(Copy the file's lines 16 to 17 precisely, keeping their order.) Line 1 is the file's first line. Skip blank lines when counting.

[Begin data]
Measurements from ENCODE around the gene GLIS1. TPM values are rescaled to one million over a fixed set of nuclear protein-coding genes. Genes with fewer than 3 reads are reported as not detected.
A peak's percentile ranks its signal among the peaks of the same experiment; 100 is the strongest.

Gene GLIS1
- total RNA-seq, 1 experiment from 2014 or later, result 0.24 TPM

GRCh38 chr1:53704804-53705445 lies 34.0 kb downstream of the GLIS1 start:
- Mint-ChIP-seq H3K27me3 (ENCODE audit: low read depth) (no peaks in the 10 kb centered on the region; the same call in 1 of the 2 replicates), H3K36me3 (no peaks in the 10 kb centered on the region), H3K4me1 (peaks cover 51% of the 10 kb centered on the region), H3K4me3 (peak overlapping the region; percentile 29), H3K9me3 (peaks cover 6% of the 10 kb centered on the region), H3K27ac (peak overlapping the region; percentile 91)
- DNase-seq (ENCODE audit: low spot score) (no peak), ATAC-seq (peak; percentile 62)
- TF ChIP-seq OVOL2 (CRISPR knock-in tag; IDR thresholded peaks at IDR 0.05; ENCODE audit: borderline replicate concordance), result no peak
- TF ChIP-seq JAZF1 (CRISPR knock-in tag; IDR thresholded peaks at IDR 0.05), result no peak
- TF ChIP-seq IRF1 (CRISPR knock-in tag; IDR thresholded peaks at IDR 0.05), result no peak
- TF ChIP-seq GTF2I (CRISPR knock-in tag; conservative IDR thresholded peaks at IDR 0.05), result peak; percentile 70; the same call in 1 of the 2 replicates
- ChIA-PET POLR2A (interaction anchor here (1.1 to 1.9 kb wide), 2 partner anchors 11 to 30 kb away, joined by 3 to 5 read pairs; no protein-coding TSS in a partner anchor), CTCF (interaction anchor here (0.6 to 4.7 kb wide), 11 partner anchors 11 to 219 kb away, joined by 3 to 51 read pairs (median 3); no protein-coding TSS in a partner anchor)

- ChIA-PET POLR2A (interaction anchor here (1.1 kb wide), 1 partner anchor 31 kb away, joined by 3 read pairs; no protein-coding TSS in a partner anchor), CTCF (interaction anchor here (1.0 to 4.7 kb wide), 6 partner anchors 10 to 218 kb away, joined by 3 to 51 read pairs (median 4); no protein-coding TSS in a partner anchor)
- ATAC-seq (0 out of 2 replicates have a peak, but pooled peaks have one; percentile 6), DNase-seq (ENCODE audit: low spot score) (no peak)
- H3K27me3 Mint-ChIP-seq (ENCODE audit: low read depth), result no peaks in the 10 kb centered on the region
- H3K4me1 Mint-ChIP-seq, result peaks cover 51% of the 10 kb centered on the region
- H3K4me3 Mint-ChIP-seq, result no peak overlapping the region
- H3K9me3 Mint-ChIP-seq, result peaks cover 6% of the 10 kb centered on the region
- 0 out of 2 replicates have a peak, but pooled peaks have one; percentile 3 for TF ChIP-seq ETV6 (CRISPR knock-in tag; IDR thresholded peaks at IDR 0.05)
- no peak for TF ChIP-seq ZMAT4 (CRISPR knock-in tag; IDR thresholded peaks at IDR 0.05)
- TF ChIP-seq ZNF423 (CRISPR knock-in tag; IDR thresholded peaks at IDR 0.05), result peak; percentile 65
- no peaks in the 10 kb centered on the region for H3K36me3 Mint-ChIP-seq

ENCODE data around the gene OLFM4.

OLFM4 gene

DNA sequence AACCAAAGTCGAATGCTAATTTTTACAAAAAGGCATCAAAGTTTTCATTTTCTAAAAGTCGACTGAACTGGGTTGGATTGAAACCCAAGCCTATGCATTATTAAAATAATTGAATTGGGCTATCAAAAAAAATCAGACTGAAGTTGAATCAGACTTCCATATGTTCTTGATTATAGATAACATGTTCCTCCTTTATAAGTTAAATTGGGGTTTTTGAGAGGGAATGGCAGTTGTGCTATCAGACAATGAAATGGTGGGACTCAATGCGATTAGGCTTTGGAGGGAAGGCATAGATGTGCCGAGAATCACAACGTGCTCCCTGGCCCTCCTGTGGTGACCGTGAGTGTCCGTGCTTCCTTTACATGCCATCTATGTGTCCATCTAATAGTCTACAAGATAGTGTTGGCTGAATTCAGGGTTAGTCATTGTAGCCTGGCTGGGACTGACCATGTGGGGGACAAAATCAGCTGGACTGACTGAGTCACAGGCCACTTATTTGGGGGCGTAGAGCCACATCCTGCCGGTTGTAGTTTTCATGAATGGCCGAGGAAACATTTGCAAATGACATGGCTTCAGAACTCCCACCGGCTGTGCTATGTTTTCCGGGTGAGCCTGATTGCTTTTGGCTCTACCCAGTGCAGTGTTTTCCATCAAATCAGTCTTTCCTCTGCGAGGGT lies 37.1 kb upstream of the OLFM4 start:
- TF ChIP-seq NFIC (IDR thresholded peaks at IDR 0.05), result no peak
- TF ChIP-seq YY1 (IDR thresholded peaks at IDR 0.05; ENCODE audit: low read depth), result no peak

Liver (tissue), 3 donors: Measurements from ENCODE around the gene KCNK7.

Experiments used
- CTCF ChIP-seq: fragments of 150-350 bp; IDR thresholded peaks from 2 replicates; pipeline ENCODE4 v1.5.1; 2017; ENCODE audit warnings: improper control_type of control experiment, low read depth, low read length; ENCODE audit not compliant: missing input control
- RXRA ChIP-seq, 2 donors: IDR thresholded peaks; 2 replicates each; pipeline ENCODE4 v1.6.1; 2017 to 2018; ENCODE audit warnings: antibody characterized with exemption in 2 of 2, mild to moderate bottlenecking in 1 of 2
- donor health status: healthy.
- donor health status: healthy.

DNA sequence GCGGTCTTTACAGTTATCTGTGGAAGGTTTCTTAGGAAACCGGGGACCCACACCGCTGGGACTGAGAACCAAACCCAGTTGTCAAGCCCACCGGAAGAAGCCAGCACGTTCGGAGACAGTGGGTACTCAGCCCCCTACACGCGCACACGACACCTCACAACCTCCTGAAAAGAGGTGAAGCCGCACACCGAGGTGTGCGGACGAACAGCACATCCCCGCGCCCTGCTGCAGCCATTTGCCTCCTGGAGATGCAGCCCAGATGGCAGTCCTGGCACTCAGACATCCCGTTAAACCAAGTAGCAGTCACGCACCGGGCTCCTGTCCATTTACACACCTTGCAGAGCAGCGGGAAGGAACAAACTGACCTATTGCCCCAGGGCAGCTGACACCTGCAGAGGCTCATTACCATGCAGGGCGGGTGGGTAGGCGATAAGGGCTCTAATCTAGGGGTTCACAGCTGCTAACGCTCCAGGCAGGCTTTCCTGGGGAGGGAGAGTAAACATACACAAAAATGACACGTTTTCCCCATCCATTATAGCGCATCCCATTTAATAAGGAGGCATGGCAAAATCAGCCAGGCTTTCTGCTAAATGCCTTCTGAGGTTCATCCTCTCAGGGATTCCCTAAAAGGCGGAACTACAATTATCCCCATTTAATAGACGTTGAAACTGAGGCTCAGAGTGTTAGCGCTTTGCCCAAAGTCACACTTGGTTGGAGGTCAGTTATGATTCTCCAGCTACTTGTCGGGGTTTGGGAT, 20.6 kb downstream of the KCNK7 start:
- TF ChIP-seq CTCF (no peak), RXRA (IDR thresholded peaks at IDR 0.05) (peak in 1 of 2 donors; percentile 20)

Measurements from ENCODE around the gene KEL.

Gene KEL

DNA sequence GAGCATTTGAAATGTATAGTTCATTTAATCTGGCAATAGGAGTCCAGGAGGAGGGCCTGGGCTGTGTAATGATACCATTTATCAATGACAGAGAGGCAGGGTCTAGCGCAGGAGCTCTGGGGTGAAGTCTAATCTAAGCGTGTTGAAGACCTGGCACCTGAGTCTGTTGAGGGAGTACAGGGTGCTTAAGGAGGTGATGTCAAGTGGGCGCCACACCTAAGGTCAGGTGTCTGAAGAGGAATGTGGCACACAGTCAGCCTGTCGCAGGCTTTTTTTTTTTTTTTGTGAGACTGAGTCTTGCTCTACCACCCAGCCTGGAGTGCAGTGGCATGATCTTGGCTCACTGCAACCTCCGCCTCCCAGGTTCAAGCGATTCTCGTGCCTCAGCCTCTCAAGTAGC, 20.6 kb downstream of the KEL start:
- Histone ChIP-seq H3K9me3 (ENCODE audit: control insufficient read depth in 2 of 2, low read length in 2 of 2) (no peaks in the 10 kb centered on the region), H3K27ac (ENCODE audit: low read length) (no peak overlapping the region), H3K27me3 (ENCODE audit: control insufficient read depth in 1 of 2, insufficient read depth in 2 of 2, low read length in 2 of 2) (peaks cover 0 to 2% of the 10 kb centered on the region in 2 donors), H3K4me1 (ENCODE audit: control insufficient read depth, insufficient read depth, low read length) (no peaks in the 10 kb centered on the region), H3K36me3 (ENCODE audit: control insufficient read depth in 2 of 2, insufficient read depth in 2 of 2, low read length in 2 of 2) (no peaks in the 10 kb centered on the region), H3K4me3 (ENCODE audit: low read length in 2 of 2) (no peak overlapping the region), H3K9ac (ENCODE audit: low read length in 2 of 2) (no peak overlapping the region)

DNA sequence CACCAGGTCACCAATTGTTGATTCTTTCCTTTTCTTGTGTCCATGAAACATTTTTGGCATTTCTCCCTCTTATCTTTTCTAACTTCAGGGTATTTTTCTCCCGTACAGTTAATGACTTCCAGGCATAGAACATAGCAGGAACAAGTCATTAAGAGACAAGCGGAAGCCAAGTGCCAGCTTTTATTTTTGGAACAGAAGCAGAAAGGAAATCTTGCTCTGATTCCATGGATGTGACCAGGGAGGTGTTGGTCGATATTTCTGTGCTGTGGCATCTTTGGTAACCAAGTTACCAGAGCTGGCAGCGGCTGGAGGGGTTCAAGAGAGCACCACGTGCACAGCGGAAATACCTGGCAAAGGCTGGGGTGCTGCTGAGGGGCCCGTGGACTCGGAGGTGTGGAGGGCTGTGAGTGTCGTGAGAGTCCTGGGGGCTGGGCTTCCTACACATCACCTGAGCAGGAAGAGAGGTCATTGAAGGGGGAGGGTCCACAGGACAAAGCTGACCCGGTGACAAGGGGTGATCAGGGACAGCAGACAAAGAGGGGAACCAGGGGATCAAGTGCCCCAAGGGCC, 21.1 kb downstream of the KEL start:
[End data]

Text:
- H3K4me1 Mint-ChIP-seq, result peaks cover 51% of the 10 kb centered on the region
- H3K4me3 Mint-ChIP-seq, result no peak overlapping the region